Senator Russ Feingold is “. . . listening to Wisconsin. . . ” while he willingly accepts campaign donations from Big Labor and other out of state sources. M.D. Kittle has the story in WisconsinWatchdog.org.
Big labor in particular has spent big money on the Middleton liberal in his bid to take back the seat he lost to conservative Sen. Ron Johnson in 2010.
Public sector unions contributed at least $42,800 to Feingold’s campaign, Russ for Wisconsin, in 2015, according to the Center for Responsive Politics.
Feingold was second only to ultra-liberal Sen. Charles Schumer, D-N.Y., who took in $50,200 over the period.
In June 2015, the American Federation of State County & Municipal Employees dropped $5,000 into Feingold’s campaign war chest. Three months later, AFSCME pumped in another $5,000, according to the Federal Election Commission.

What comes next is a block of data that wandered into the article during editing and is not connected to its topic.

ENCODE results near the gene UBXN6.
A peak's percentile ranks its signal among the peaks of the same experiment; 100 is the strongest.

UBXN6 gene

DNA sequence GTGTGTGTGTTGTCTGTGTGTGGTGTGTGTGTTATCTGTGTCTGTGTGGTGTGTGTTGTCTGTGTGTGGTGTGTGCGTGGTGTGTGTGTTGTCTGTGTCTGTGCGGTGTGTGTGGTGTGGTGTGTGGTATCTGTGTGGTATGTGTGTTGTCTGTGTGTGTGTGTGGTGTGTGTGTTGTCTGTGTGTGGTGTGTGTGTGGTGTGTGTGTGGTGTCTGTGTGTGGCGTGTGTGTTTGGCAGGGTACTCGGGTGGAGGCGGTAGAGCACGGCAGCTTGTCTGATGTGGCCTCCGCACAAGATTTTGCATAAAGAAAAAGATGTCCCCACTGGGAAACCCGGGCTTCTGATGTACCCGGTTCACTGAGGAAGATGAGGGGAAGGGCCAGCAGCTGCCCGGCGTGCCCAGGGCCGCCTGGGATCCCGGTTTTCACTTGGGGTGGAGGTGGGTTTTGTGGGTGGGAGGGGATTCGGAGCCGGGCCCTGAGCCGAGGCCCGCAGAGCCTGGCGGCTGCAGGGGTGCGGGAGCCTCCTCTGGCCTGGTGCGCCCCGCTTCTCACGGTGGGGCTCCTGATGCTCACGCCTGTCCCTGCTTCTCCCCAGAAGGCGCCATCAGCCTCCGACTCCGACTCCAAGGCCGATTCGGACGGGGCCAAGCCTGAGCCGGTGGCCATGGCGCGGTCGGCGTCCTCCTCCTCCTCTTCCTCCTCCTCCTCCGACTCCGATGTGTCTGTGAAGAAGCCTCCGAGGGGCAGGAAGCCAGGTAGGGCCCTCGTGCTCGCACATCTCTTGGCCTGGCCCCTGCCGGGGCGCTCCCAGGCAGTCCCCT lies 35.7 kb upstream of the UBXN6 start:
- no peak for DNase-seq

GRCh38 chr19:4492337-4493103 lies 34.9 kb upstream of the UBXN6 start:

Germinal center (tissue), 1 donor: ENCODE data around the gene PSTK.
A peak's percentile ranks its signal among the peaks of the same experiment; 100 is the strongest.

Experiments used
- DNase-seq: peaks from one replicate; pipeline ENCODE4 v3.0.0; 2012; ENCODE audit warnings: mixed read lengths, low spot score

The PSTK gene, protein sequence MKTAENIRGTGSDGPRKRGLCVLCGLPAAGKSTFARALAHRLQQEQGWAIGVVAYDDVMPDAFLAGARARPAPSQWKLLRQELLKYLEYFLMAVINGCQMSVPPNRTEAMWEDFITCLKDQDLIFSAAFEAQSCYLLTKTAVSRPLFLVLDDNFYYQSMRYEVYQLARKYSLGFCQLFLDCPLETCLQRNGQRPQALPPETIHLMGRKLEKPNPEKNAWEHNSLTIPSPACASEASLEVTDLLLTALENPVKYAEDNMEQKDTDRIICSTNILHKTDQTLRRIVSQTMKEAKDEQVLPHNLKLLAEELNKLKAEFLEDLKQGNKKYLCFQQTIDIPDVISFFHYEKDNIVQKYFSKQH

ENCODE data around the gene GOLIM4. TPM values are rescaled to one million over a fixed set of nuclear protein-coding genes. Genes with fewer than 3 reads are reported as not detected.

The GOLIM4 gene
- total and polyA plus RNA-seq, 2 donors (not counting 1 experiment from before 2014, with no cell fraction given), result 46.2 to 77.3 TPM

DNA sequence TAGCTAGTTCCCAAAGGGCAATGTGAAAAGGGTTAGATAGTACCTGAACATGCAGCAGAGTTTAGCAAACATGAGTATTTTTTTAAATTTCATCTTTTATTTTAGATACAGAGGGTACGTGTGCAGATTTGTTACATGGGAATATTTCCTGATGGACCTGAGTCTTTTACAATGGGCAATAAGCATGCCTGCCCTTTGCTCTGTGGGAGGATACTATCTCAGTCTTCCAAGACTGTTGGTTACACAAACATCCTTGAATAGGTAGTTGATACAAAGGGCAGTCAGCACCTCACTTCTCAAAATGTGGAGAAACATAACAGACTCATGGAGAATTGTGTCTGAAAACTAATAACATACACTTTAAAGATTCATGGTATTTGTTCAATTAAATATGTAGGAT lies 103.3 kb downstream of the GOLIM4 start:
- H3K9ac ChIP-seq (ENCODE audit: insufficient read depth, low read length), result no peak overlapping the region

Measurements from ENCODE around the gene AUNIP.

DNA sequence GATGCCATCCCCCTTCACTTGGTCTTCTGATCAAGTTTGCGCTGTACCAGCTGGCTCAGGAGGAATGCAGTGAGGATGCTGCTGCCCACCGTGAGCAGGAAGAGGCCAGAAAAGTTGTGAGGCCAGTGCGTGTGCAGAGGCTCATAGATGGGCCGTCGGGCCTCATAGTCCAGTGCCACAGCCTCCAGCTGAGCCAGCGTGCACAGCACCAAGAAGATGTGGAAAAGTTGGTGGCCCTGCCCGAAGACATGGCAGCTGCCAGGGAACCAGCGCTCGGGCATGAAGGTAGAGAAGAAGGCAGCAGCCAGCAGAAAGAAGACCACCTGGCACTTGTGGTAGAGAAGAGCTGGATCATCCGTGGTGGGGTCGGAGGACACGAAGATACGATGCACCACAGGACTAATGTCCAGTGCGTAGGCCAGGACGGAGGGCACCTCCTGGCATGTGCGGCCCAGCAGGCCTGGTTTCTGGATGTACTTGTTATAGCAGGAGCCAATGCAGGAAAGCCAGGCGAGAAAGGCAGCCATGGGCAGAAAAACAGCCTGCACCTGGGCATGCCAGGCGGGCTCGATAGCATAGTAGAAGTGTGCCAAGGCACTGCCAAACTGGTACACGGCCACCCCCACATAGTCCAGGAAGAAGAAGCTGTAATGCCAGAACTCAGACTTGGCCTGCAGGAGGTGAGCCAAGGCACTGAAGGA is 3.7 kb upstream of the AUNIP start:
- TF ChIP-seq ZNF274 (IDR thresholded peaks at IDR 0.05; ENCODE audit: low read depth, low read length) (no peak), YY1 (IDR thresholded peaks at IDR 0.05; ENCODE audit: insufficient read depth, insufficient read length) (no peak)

As Watchdog.org’s Jason Hart reported, “While private-sector union spending can harm workers, employers and hit customers with higher costs, taxpayers throughout the country are stuck with the tab for spending by AFSCME and other public-sector labor unions.”
AFSCME deducts dues from members’ taxpayer-funded paychecks. In 21 states and Washington, D.C., AFSCME and its affiliates can take hundreds of dollars per year in mandatory “agency fees” from nonmembers.
In March, the American Federation of Government Employees wrote Feingold’s campaign a $5,000 check, according to federal campaign finance reports. That’s what union dues can buy.
In December, the American Federation of Teachers contributed $5,000 to Feingold’s campaign, according to federal reports.
In 2015, individuals associated with the National Education Association contributed $22,050 to Feingold’s campaign, according to the Center for Responsive Politics.
Over Feingold’s 20-plus years campaigning for Senate, public-sector unions have funded the Democrat’s campaign to the tune of $370,000, the Center for Responsive Politics database shows.
The latest federal campaign finance reports, for January through March, show Feingold took in 68 percent of his campaign contributions from people who live outside the Badger State. That’s contrary to the pledge that Feingold, the guy whose name is on campaign finance reform, made in past Senate campaigns.